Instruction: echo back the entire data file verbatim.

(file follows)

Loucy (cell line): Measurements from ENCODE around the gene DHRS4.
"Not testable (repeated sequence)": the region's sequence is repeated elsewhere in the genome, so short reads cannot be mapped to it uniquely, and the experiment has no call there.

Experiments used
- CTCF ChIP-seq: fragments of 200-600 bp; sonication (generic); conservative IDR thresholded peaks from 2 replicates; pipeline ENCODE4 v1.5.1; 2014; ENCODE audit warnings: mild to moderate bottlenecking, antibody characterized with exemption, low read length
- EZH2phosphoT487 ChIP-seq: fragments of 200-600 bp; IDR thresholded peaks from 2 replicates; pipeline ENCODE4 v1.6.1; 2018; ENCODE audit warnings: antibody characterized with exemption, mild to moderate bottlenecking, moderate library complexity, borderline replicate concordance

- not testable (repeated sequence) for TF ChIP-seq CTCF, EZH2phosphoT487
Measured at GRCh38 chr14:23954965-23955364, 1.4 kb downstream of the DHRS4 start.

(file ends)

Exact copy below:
Loucy (cell line): Measurements from ENCODE around the gene DHRS4.
"Not testable (repeated sequence)": the region's sequence is repeated elsewhere in the genome, so short reads cannot be mapped to it uniquely, and the experiment has no call there.

Experiments used
- CTCF ChIP-seq: fragments of 200-600 bp; sonication (generic); conservative IDR thresholded peaks from 2 replicates; pipeline ENCODE4 v1.5.1; 2014; ENCODE audit warnings: mild to moderate bottlenecking, antibody characterized with exemption, low read length
- EZH2phosphoT487 ChIP-seq: fragments of 200-600 bp; IDR thresholded peaks from 2 replicates; pipeline ENCODE4 v1.6.1; 2018; ENCODE audit warnings: antibody characterized with exemption, mild to moderate bottlenecking, moderate library complexity, borderline replicate concordance

- not testable (repeated sequence) for TF ChIP-seq CTCF, EZH2phosphoT487
Measured at GRCh38 chr14:23954965-23955364, 1.4 kb downstream of the DHRS4 start.